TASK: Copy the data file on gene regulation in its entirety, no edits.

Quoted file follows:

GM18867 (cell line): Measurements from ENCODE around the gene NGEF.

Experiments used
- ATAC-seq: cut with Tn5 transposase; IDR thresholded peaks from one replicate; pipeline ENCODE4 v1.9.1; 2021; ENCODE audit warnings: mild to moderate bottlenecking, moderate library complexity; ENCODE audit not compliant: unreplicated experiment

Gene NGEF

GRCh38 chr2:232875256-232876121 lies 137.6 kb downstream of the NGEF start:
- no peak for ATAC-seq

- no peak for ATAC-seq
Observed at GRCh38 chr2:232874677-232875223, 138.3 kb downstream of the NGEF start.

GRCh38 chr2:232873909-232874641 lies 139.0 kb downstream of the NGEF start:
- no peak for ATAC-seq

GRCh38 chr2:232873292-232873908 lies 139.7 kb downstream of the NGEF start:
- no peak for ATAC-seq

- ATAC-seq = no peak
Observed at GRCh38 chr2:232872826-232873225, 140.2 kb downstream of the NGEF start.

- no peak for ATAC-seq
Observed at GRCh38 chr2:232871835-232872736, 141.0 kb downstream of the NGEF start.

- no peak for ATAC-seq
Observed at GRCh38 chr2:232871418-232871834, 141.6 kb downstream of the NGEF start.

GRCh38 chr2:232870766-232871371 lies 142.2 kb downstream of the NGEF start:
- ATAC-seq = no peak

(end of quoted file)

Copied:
GM18867 (cell line): Measurements from ENCODE around the gene NGEF.

Experiments used
- ATAC-seq: cut with Tn5 transposase; IDR thresholded peaks from one replicate; pipeline ENCODE4 v1.9.1; 2021; ENCODE audit warnings: mild to moderate bottlenecking, moderate library complexity; ENCODE audit not compliant: unreplicated experiment

Gene NGEF

GRCh38 chr2:232875256-232876121 lies 137.6 kb downstream of the NGEF start:
- no peak for ATAC-seq

- no peak for ATAC-seq
Observed at GRCh38 chr2:232874677-232875223, 138.3 kb downstream of the NGEF start.

GRCh38 chr2:232873909-232874641 lies 139.0 kb downstream of the NGEF start:
- no peak for ATAC-seq

GRCh38 chr2:232873292-232873908 lies 139.7 kb downstream of the NGEF start:
- no peak for ATAC-seq

- ATAC-seq = no peak
Observed at GRCh38 chr2:232872826-232873225, 140.2 kb downstream of the NGEF start.

- no peak for ATAC-seq
Observed at GRCh38 chr2:232871835-232872736, 141.0 kb downstream of the NGEF start.

- no peak for ATAC-seq
Observed at GRCh38 chr2:232871418-232871834, 141.6 kb downstream of the NGEF start.

GRCh38 chr2:232870766-232871371 lies 142.2 kb downstream of the NGEF start:
- ATAC-seq = no peak